The evolution of cooperation has been the prerequisite for life on Earth, as we know it. Cooperation among individuals of the same or different species has shaped the evolution of organisms in all biological levels. Similarly, cooperation has played a key role in the major transitions in life such as evolution of multicellularity.
Benefits gained through cooperative interaction can sometimes lead to the evolution of symbiosis which is a close intimate biological interaction between two different organisms. Symbiosis has, for example‚ enabled organisms to occupy habitats where they would not survive so well without each others. When a symbiotic relationship benefits both parties, it is called mutualistic. However, symbiosis is not restricted only to mutually positive interactions; it can be one-sided (commensalism) benefitting only one of the partners while not affecting the other one, or parasitic with negative impact on the other partner while the other one benefits. Whether symbiotic relationships are positive or negative can also change depending on the conditions organisms experience. For example, in nitrogen-rich soil that has very little phosphorus the plant (Big Bluestem (Andropogon gerardii)) benefits from fungi partners, whereas in soils with little nitrogen the fungi partners can decrease the plant growth changing the symbiotic relationship from positive to negative.
Materials on this page will introduce you to the cooperation evolved between plants and fungi. Whilst engaging in the exercises, you learn about the benefits of cooperation and also learn what is a mycorrhiza.
Current understanding is that the symbiosis between plants and fungi enabled plants to move to land from aquatic environments. The fossil records show that plants did have mycorrhizae already 400 million years ago. The first plants growing on land did not have roots, so it is assumed that the plants received nutrients from the ground via fungal network.
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Games and exercises:
1. Mystery of the mycorrhizae - memory card game
A memory card game where you learn about the symbiotic relationship between trees and fungi that occur in boreal forests in Northern Europe.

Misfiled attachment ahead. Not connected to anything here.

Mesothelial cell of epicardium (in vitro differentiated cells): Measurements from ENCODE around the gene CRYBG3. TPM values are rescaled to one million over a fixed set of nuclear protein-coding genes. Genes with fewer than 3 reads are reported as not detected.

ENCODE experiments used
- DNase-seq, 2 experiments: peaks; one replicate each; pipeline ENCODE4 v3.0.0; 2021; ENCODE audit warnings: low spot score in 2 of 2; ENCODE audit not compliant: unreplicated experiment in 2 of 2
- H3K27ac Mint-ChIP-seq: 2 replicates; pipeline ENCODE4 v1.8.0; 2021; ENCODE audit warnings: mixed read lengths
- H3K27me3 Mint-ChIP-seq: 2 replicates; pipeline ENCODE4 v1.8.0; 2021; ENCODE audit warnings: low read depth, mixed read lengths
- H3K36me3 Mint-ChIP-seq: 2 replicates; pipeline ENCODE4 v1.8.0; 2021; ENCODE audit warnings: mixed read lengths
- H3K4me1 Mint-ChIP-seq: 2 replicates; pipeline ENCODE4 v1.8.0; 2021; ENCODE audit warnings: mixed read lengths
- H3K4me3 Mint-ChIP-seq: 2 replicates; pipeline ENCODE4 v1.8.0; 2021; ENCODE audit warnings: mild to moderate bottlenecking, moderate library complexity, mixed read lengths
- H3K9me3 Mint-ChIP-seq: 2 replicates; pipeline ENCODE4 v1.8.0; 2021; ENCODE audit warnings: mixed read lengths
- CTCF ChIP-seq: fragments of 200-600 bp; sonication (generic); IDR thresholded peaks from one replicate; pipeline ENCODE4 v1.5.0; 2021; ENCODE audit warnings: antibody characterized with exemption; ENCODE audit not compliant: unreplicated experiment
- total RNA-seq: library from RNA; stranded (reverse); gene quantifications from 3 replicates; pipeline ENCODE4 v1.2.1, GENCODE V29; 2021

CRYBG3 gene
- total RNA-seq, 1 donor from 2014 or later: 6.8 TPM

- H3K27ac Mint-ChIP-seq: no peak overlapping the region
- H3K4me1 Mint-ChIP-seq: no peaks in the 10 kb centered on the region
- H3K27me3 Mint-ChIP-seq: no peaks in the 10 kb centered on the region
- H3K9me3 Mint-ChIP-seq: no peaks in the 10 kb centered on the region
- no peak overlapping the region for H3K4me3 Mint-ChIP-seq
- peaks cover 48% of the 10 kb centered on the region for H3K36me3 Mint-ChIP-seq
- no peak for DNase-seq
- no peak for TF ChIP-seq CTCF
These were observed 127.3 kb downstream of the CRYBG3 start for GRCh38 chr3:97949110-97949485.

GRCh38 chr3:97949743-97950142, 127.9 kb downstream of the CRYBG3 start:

2. Knitted mycelia or Mycorrhizal networks
Two options for making a collective, spatial art installation by finger-knitting, while learning about mycelia and mycorrhizae.
3. Underground networks
Painting exercise where participants are encouraged to imagine connections happening in the soil under our feet.
4. Undiscovered mycorrhizal fungi
Playful exercise where participants imagine species of undiscovered organisms from the kingdom of fungi.
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a) Mycelium (pl. mycelia) is the vegetative part of the fungus, consisting of strands of hypha.
b) Hypha (pl. hyphae) is a thin filament in the mycelium.
c) Mycorrhiza (pl. mycorrhizae) is the system of fungus' mycelium joined together with tree roots underground, that enables them the change of nutrients and sugars.
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* Johnson N.C., Wilson G.W.T., Bowker M.A., Wilson J.A. & Miller R.M. 2010. Resource limitation is a driver of local adaptation in mycorrhizal symbioses. PNAS 107: 2093–2098. Available: www.pnas.org/cgi/doi/10.1073/pnas.0906710107.
* Vestberg M. & Timonen S. (toim.) 2018. Rihman kiertämät – Kasvien ja sienten erottamaton elämä. Forssa Print.
* Walder F. & Van der Heijden M.G.A. 2015. Regulation of resource exchange in the arbuscular mycorrhizal symbiosis. Nature Plants 1: 1-7., doi:10.1038/NPLANTS.2015.159.
More resources and inspiration:
* British Mycological Society
* Mycorrhiza – what connects fungus and plant. Deggendorf University of Applied Sciences on behalf of Bavarian Forest National Park. Copyright Nina Pötschke and National Park Administration Bavarian Forest.
* Fungarium – Ester Gaya and Katie Scott. Templar Publishing in association with RBG Kew, 2020.
* Merlin Sheldrake. Entangled Life. Random House, 2020.
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